Meet Arunava Sinha, likely India’s most prolific translator

“I translate compulsively, it’s a drug,” he says

October 14, 2022 07:40 am | Updated October 15, 2022 12:08 pm IST

Arunava Sinha

Arunava Sinha | Photo Credit: R.Rajesh

He translates on buses, trains and planes. While eating his meals, in the loo and on holidays. “I translate compulsively, it’s a drug,” says Arunava Sinha, who is likely India’s most prolific translator. “If I have even 10 minutes to spare I translate one paragraph.” He has even translated while walking. Apparently that is a good time to translate poetry as the structure of the poem first takes shape in his head.

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Sinha, 60, who grew up in Kolkata and now lives in Delhi, once told Outlook magazine that translation is the “language of democracy”. “It is one way in which everyone can have a voice,” he tells me. “We are locked into our own languages, not able to talk to others nor are they able to hear what we are saying.” If India has to hold together, Sinha believes, then we have to talk to and understand each other. He dreams of a time when we will voraciously translate regional writing not just into English or Hindi, but into each other’s languages.

Sinha, consulting editor for news website Scroll and an associate professor at Ashoka University, has won several awards for his 70 or so published translations of Bengali fiction and non-fiction to English. In the earlier years, they were mostly the works of the Indian equivalent of Dead White Men, he says, but these days there is great reader and publisher interest in previously sidelined voices. “Now there’s a chance to get voices out from the margins of a particular language.”

In recent years, he has translated authors such as Manoranjan Byapari, whose novel Imaan, released last year, is about those who live along the railway line and are invisible to the middle-class though they play a key role in the lives of this group. Such authors “are writing as insiders not as saviours who say I will document your lives as a way of bringing it to everyone’s notice”.

Averting a midlife crisis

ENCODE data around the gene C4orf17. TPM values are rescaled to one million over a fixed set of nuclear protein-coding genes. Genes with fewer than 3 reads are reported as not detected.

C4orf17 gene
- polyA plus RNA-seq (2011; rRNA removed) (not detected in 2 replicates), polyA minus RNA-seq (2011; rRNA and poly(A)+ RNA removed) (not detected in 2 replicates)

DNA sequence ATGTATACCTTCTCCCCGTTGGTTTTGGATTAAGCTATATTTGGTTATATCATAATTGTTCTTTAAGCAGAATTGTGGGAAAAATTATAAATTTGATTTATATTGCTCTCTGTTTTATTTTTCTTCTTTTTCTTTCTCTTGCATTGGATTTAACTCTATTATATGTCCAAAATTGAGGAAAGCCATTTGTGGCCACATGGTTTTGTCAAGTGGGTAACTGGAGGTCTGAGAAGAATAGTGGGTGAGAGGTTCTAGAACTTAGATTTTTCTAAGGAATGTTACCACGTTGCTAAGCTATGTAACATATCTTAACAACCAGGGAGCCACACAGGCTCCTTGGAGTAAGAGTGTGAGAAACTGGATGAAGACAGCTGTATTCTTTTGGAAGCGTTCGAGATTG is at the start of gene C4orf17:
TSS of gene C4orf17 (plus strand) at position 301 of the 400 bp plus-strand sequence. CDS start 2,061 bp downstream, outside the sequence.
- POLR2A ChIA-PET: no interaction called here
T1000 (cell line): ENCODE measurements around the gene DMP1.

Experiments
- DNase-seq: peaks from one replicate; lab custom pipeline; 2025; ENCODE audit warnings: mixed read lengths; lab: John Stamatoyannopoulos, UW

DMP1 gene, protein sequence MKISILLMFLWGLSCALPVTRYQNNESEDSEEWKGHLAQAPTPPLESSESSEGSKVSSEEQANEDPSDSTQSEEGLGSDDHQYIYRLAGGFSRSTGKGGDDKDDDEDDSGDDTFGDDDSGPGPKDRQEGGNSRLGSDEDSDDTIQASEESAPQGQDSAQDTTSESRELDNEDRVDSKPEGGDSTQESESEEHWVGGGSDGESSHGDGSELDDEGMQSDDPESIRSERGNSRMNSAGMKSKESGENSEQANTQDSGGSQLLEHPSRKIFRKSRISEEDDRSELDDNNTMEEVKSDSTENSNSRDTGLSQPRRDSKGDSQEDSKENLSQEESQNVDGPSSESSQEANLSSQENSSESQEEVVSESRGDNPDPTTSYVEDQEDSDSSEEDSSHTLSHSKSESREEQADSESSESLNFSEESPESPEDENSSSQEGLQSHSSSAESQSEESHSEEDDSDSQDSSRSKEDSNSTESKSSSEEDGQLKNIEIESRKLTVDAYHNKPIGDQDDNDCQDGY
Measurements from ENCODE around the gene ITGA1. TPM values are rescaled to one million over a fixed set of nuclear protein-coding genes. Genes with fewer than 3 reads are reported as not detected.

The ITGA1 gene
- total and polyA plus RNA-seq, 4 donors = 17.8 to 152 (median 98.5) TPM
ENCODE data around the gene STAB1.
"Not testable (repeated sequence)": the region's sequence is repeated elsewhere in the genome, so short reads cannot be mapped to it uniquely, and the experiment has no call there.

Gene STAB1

His lifelong affair with translation began in 1989 when he worked for a city magazine in Kolkata. The editor asked the famous Bengali writer Sankar if they could translate and publish one of his short stories. Years later, Sankar asked Sinha to help when a French publisher wanted an English copy of Chowringhee. Sinha used his office computer and dot matrix printer after hours to bang out a translation and received a princely sum of ₹6,000 from the author, double his then salary. Luckily he put his name on it.

In 2006, an editor from Penguin saw his name on the manuscript, and called to ask if she could publish the translation. It was the start of a passion that, he says, also averted a midlife crisis. “It gave me some purpose and meaning to existence.”

He usually translates books he likes, discovering them in Kolkata’s bookstores, or via reviews in literary magazines. Sinha follows a rule to separate the wheat from the chaff. “If it is a no, you know in the first 20 pages,” he says.

He translates several books at a time. These days, he is working on an anthology of Bengali short stories for Penguin UK. Three books are scheduled to be published next year — essays by Sankar; a novella by a Bangladeshi writer on living with psychosis; and a book by Mahasweta Devi. He is also translating a story about a Bengali woman’s encounters with the Taliban; a book that moves between Gandhi’s Salt March and a similar, modern-day movement; and historical fiction set in 17th century Bengal.

As co-director of Ashoka University’s Centre of Translation, he is helping build the next generation of translators, encouraging women to translate women and helping teenagers publish their first translations.

The reading habit

His relationship with reading is even more enduring. In college, he read “old farts” such as Kafka and Camus who wrote in German and French respectively. “Lines such as ‘My mother died today. Or maybe yesterday, I don’t know’ [Camus in The Stranger] are immortalised in English and you don’t realise they were not written in that language,” he says. The power of translation only really hit him when he read Gabriel Garcia Marquez’s One Hundred Years of Solitude. Other favourite translated authors include Mario Vargas Llosa, Elena Ferrante, Alessandro Baricco, Han Kang, Sayaka Murata, Hiromi Kawakami and Karl Ove Knausgård.

Closer home, he dreams of translating the short stories of Ashapurna Devi, a housewife with no formal education who wrote long hand every afternoon on her bed with her pillow tucked under her chest. “Like Manto she writes of violence but while Manto places his stories in the Partition, she writes of the violence within the confines of the middle-class Bengali home,” he says. “Of the nastiness and anger and violence of ‘normal lives’.”

“I don’t go out, I don’t watch TV shows,” Sinha says. Like with translating, he has the ability to read everywhere. En route to the university by metro and shuttle bus, late at night or even while watching sports. “I read graphic novels while watching F1,” he says. “The commentary alerts you if something happens.”

Priya Ramani is a journalist on the editorial board of Article 14. She is the co-founder of India Love Project.

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